GENEVA — After seeming to have skirted the worst of the mortgage issues plaguing the financial sector, Credit Suisse revealed Tuesday that it had suspended a "handful" of traders for overvaluing assets and would take a $1 billion hit to its first-quarter results.
Switzerland's second-largest bank said it would still post a profit for the period, but the mispricing of asset-backed securities led to an overvaluation of about $2.85 billion.
Traders didn't update their figures to keep up with the market downturn, and this tardiness resulted in assets being marked higher than their actual value, Credit Suisse Chief Executive Brady Dougan said during a conference call.
Several traders are being investigated, but an outright fraud had not been detected, he said.
"There are no discrepancies around positions," Dougan said, adding that the circumstances were still under review. The bank earlier said a "small number" of traders had committed "mismarkings and pricing errors."
The news comes a week after Credit Suisse posted solid fourth-quarter results that defied the industrywide gloom stemming from the fallout of the U.S. subprime crisis, and a month after French bank Societe Generale SA said a futures trader racked up losses of more than $7 billion before being found out.
Credit Suisse shares tumbled nearly 7 percent to close at 53 Swiss francs ($48.28).
Analysts said the discovery of overpricing by traders at Credit Suisse _ which until now had managed to evade the worst of the problems that ensnared its crosstown rival UBS AG _ raised questions about the bank's internal oversight.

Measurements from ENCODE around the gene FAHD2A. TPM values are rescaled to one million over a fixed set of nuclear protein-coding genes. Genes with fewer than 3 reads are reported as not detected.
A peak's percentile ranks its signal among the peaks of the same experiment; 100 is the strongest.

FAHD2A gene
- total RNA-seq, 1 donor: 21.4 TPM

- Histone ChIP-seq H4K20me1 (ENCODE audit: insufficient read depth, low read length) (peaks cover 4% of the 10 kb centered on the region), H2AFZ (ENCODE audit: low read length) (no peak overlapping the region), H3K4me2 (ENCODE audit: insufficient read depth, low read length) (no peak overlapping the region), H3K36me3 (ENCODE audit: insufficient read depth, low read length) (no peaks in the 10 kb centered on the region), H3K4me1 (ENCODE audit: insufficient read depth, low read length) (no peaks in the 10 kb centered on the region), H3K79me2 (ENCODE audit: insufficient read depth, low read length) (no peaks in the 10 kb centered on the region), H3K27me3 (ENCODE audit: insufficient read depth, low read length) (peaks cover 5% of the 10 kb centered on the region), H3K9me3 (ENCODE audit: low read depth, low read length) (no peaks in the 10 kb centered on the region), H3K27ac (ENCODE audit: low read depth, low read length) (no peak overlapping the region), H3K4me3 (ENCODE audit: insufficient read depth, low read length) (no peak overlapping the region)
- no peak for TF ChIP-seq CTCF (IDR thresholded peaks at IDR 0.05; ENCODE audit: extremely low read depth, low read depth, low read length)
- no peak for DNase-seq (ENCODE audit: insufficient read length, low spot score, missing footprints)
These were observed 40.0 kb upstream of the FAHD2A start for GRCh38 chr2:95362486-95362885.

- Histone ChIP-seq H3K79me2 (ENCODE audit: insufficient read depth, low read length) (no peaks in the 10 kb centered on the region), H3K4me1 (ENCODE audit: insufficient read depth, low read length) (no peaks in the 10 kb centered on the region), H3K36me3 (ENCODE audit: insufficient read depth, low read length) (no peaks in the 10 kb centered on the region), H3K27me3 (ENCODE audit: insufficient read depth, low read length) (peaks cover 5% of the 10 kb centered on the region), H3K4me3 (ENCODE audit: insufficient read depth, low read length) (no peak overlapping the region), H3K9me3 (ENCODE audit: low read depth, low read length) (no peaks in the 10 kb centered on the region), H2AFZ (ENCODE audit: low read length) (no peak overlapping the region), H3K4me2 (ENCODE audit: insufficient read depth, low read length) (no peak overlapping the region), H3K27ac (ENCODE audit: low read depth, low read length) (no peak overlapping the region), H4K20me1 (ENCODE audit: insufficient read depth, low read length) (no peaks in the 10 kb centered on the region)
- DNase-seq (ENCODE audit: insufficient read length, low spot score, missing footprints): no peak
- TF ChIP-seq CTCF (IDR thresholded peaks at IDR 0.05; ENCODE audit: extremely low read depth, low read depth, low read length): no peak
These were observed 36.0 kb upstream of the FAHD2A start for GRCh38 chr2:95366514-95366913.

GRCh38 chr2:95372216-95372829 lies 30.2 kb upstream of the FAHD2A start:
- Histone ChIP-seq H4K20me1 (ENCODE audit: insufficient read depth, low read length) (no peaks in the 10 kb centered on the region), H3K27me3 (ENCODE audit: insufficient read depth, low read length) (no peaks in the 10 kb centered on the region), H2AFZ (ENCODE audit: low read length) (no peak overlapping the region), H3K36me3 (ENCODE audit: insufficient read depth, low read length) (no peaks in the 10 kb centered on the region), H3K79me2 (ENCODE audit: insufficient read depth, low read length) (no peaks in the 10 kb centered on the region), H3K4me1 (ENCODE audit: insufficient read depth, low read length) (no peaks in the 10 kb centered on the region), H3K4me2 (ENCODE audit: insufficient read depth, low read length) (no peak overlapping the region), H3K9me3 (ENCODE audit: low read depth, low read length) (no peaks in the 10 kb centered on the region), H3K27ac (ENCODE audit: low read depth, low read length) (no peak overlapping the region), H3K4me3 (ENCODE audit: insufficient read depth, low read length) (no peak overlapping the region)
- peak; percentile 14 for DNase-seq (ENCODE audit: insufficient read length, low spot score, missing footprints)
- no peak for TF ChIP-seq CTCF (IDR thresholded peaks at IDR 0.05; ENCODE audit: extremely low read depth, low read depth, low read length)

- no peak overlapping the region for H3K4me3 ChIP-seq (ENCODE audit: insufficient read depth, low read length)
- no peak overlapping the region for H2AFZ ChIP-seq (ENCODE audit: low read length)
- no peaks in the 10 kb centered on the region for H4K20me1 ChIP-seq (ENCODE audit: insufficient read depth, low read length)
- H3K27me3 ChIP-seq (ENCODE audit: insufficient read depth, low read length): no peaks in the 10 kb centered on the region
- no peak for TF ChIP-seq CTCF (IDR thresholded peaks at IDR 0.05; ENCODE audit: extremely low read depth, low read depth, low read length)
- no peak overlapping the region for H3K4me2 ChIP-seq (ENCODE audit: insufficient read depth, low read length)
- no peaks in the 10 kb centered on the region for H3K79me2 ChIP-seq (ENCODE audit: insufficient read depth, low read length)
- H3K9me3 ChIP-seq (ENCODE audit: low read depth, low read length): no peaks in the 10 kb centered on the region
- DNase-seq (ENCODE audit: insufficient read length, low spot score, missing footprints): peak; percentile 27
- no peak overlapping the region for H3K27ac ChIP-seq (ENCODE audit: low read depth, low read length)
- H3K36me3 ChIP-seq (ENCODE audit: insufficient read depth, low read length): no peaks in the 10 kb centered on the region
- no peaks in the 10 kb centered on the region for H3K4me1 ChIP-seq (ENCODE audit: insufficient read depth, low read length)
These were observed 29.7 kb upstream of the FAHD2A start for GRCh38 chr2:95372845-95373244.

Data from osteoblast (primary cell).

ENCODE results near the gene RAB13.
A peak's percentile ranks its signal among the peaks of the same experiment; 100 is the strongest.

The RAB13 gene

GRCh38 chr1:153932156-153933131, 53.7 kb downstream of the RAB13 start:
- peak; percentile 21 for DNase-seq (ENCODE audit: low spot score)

"Whilst we had received some assurance that the Credit Suisse balance sheet is not as laden with problem securities as UBS, this disclosure just raised the prospect that they may be simply bad at knowing what problems they do have," said Peter Thorne of independent brokerage Helvea.
Other analysts warned that regulators were likely to consider forcing financial institutions to demonstrate tighter controls of the complex _ and often vast _ investments handled by small groups of traders.
"From the viewpoint of financial stability as a whole, regulators are likely to see the (current) situation as unacceptable," said Cubillas Ding at Celent.
"A limited number of individuals handling esoteric instruments can have the capacity to wipe out a disproportionate chunk of a bank's profits," he said.
In reporting its fourth-quarter results last week, Credit Suisse said it was taking a 2.07 billion Swiss franc ($1.88 billion) write-down for subprime-related assets in that period, but still posted a net profit of 1.33 billion francs ($1.2 billion).
The charges were small compared to those at UBS, which wrote down 15.6 billion Swiss francs ($13.7 billion) in mortgage-related investments last year and reported its first full-year loss.
But Credit Suisse warned that last year's results may still be affected by the overvalutions, which were discovered during an internal probe into how its traders marked the value of products such as commercial mortgage-backed securities, residential mortgage-backed securities, and collateralized debt obligations, or CDOs.
"The final determination of these reductions will depend on further results of our review and continuing market developments," the bank said.
Credit Suisse said its findings will be completed by mid-March, when Credit Suisse is scheduled to publish its annual report.
More bad news could pave the way for further buy-ins by foreign investors.
So-called sovereign wealth funds operated by cash-rich governments in Asia and the Middle East have been quietly accumulating shares in western financial institutions in recent months.
According to unconfirmed reports, the Qatar Investment Authority recently acquired over 2 percent of Credit Suisse's shares, a move that follows plans for heavy investments in UBS by Singapore's government fund and from an unidentified Middle East investor.